The Development, Relief, and Education for Alien Minors or DREAM Act has been proposed in federal and California state legislatures. The goal of the DREAM act has been to increase higher education opportunities for undocumented students. Students must meet the following criteria:
- Arrived in the U.S. before the age of 16
- Have lived in the U.S. for at least five consecutive years,
- Graduated from a high school or obtained a GED,
- And demonstrated good moral character.
Governor Pat Quinn (D) signed the Illinois DREAM act into state law on August 1, 2011.
What does the Illinois dream act do?
- It allows anyone with an individual taxpayer identification number, including undocumented students, to participate in the State Treasurer's College Savings Pool and the Illinois Prepaid Tuition Plan. These programs allow families of DREAM youths to plan ahead and invest and save for their children's college education.
- High School college counselors are required to be trained and prepared to know what college options are available for undocumented students and children of immigrants. This requirement will ensure that undocumented students will receive correct information about opportunities available to them after high school. Training will be incorporated into existing counselor training sessions.
- It requires the Illinois Assistance Commission to establish an Illinois DREAM Fund Commission administered by volunteers of the state, who are appointed by Governor Quinn. The Illinois DREAM Fund Commission will establish scholarships for qualified undocumented students. The scholarships will be funded entirely by private donations and contributions.
What doesn't the Illinois dream act do?
- It does NOT offer legal permanent status.
- It is NOT a path towards citizenship.
- It does NOT allow students to legally work in their field upon graduation.
A student must:
- Have resided with parents or guardians while attending high school in Illinois,
- Have attended a high school in Illinois for at least 3 years up to the time of graduation or receiving the equivalent of a high school diploma (such as GED),
- Have at least one parent who immigrated to the United States.
Deferred Action for Childhood Arrivals (DACA)
Created by memorandum on June 15, 2012 and implemented by the Department of Homeland Security, DACA directs the use of prosecutorial discretion towards qualifying individuals who illegally immigrated to the United States as children. Deferred action means to defer removal of these individuals from the United States. Qualifying individuals will be granted deferred action for two years, subject to renewal, and be eligible for work authorization. However, deferred action does not give the applicant lawful immigration status nor provide a path to citizenship.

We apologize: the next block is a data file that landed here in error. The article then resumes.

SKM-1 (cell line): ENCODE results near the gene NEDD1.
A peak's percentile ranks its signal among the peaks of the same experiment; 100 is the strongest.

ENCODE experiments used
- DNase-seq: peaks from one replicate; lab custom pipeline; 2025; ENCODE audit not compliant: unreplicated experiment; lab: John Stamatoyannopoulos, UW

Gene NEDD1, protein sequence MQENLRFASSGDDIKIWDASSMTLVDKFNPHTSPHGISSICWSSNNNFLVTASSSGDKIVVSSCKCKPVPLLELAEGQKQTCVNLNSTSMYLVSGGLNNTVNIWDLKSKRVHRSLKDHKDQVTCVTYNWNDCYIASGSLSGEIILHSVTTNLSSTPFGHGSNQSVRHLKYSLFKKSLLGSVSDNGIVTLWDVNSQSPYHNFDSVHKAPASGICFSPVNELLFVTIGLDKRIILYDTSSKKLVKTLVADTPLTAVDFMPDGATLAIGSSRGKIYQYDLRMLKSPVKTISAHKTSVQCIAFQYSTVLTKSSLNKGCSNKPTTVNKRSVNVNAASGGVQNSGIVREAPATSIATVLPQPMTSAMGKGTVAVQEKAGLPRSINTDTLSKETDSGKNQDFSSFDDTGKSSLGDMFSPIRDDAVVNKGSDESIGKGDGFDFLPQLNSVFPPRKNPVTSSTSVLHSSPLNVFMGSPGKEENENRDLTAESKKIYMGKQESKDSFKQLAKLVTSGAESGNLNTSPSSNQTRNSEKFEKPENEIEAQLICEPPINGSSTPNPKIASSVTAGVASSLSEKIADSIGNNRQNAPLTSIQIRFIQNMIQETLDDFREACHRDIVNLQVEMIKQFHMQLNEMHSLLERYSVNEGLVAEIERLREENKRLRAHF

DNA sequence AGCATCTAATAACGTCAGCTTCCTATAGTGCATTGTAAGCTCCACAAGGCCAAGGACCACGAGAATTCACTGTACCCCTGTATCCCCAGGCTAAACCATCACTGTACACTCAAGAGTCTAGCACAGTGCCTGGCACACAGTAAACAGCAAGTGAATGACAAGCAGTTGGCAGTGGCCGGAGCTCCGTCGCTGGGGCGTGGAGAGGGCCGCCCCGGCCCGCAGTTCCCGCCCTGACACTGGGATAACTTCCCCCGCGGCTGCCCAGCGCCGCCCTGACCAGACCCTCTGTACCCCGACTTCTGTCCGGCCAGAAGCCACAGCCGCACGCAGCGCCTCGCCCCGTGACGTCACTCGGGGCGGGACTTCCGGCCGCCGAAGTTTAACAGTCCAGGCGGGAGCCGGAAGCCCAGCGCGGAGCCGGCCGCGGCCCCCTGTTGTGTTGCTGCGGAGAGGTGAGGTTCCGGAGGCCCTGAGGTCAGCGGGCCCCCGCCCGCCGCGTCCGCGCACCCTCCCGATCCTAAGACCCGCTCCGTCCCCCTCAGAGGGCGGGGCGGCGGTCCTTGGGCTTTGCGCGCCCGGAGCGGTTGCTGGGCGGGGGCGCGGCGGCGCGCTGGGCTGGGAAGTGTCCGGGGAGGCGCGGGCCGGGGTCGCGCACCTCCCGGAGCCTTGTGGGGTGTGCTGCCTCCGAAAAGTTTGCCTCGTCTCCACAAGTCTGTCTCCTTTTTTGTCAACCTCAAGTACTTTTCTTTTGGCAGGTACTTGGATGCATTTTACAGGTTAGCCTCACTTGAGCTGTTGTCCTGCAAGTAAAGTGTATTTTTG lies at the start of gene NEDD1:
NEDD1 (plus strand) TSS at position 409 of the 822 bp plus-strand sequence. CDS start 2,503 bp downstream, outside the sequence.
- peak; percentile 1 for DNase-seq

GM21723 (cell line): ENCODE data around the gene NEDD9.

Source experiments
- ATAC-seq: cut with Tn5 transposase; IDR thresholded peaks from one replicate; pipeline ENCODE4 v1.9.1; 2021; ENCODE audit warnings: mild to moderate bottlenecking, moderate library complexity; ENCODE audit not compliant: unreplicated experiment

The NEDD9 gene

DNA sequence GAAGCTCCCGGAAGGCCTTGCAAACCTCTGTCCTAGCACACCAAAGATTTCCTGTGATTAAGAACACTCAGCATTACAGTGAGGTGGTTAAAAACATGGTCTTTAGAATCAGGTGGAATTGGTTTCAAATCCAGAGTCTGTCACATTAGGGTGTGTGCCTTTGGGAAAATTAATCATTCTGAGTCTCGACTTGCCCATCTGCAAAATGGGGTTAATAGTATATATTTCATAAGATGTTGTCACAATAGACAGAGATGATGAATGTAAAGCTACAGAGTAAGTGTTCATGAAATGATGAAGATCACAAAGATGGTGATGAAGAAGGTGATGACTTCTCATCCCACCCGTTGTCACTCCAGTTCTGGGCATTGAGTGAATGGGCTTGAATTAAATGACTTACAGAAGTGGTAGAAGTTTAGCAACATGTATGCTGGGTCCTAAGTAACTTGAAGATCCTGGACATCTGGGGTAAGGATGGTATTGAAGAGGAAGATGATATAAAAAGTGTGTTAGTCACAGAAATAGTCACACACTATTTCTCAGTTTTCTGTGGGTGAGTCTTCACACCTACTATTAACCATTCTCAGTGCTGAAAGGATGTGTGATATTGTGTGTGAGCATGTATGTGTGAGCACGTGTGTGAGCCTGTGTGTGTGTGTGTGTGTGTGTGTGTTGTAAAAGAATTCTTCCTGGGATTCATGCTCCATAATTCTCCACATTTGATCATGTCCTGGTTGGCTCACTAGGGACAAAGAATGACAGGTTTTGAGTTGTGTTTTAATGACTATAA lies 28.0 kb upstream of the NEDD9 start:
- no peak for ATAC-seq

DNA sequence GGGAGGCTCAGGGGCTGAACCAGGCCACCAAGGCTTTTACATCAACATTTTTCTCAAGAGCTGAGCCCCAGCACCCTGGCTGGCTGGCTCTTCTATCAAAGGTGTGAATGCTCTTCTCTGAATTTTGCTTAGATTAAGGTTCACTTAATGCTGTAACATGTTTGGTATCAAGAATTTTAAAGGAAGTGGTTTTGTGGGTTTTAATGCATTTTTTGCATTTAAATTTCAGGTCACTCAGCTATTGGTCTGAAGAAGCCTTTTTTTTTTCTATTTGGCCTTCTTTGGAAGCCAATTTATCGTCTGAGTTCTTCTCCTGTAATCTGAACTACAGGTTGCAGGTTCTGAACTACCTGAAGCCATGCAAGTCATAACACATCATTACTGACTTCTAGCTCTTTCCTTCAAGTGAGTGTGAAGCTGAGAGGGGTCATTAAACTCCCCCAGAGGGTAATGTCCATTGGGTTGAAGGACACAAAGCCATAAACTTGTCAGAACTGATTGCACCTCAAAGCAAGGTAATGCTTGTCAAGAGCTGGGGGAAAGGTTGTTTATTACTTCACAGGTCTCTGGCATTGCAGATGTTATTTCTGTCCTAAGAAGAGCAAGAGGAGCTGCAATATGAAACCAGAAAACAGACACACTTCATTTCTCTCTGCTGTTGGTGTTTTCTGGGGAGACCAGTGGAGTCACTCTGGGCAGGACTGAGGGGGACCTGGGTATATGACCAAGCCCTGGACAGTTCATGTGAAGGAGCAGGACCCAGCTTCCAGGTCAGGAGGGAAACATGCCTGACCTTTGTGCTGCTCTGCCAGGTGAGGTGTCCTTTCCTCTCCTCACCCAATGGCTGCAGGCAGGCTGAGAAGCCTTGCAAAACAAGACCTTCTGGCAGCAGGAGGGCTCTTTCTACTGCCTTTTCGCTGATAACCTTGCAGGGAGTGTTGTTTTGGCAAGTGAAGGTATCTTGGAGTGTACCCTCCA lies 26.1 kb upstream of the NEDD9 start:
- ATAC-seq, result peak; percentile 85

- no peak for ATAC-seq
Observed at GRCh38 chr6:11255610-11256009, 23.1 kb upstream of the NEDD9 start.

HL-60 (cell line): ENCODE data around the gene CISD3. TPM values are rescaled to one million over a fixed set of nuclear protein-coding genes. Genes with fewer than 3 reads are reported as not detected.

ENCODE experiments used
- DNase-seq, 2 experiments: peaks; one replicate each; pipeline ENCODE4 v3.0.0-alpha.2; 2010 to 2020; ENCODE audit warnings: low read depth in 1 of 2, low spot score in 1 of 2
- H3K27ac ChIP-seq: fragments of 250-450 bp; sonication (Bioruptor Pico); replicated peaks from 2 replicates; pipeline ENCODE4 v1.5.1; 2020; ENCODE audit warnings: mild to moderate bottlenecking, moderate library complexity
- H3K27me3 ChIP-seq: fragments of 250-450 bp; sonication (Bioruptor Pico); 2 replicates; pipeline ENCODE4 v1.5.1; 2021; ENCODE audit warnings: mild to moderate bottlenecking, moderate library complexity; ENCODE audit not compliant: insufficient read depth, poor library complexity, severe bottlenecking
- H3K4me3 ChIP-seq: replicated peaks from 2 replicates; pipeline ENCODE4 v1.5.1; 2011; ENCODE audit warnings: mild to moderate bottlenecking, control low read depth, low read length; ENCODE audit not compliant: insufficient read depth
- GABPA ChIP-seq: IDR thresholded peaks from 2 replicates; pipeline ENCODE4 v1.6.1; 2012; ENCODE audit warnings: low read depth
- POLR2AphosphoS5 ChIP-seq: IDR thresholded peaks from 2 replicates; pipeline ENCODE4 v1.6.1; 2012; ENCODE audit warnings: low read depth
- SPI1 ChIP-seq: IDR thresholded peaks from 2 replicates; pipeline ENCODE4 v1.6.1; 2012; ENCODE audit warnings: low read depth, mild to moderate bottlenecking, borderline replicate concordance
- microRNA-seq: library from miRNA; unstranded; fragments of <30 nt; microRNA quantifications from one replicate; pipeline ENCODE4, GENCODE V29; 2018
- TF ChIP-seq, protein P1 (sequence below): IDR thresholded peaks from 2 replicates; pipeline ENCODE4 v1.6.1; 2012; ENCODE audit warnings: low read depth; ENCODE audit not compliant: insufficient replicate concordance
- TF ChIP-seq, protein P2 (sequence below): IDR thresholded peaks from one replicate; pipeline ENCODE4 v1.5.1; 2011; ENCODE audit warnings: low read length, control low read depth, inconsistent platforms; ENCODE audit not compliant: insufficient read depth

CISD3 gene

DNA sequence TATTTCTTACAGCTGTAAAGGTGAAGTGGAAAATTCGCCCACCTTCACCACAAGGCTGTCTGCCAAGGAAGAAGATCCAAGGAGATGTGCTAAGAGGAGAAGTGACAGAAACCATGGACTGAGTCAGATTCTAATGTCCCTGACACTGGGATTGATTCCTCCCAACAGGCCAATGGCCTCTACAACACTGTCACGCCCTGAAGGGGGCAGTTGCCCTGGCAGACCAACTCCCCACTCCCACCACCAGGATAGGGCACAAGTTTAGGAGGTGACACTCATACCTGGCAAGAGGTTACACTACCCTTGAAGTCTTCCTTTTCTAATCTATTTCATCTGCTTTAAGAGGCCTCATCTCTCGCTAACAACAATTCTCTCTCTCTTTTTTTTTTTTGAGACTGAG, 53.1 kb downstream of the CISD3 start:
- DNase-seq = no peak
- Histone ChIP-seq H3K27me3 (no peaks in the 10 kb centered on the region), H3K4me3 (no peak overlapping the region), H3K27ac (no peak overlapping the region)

Individuals may be eligible for DACA if:
- They arrived in the United States before turning 16 years old;
- They were under 31 years old on June 15, 2012;
- They were physically present on June 15, 2012 (the day this directive went into effect) and on the day that they submit their application to USCIS;
- They have continuously resided in the United States from June 15, 2007 through the present;
- They entered the United States without inspection before June 15, 2012 or their lawful immigration status expired before June 15, 2012;
- They are currently in school, have graduated from high school, have obtained a high school equivalency certificate (GED) or have been honorably discharged from the United States Armed Forces or the Coast Guard; and
- They have not been convicted of a felony, a significant misdemeanor or three other misdemeanors and they do not pose a threat to national security or public safety.
Temporary driver's license
On January 27, 2013, Gov. Pat Quinn signed into law legislation to allow undocumented immigrants to obtain temporary driver's licenses. Under the law undocumented immigrants who cannot obtain temporary driver's licenses may apply as long as they meet the following requirements:
- Have lived in Illinois for a year
- Apply at a designated facility
- Pass vision, written and road examinations
- Carry auto insurance
- Have proof of insurance
- Pay a fee
The temporary driver's license is valid for driving only and may not be used as identification. The license is valid for a period of three years.
Legal tips for undocumented non-citizen students
Time is of essence when a student has been detained by Immigration and Custom Enforcement (ICE) or arrested.
If you are stopped by the Police:
- Think carefully about your words, movement, body language, and emotions.
- Do not argue with the officer.
- Do not run. Do not touch the officer.
- Do not resist even if you believe that you are wrongfully stopped.
- Do not sign anything giving up your rights.
- Do not falsely claim U.S. citizenship.
- Do not carry false documents.
- Do not sign any documents without first speaking with a lawyer.
- Remember that once a conversation with a police officer is terminated, the officer must either arrest you or let you go.
- Ask for a lawyer immediately after you are arrested.
- Undocumented persons should remain silent or tell the ICE agent that they want to remain silent.
Assert your rights. If you do not demand your rights or if you sign papers waiving your rights, the DHS may deport you before you see a lawyer or an immigration judge.
Talk to a lawyer. If possible, carry with you the name and telephone number of an immigration attorney who will take your calls.
The immigration laws are complicated. There may be options for you that immigration officers will not explain to you. You do not have the right to a governmental appointed lawyer for an immigration proceeding, but if you have been arrested, immigration officials must show you a list of free or low-cost legal service providers.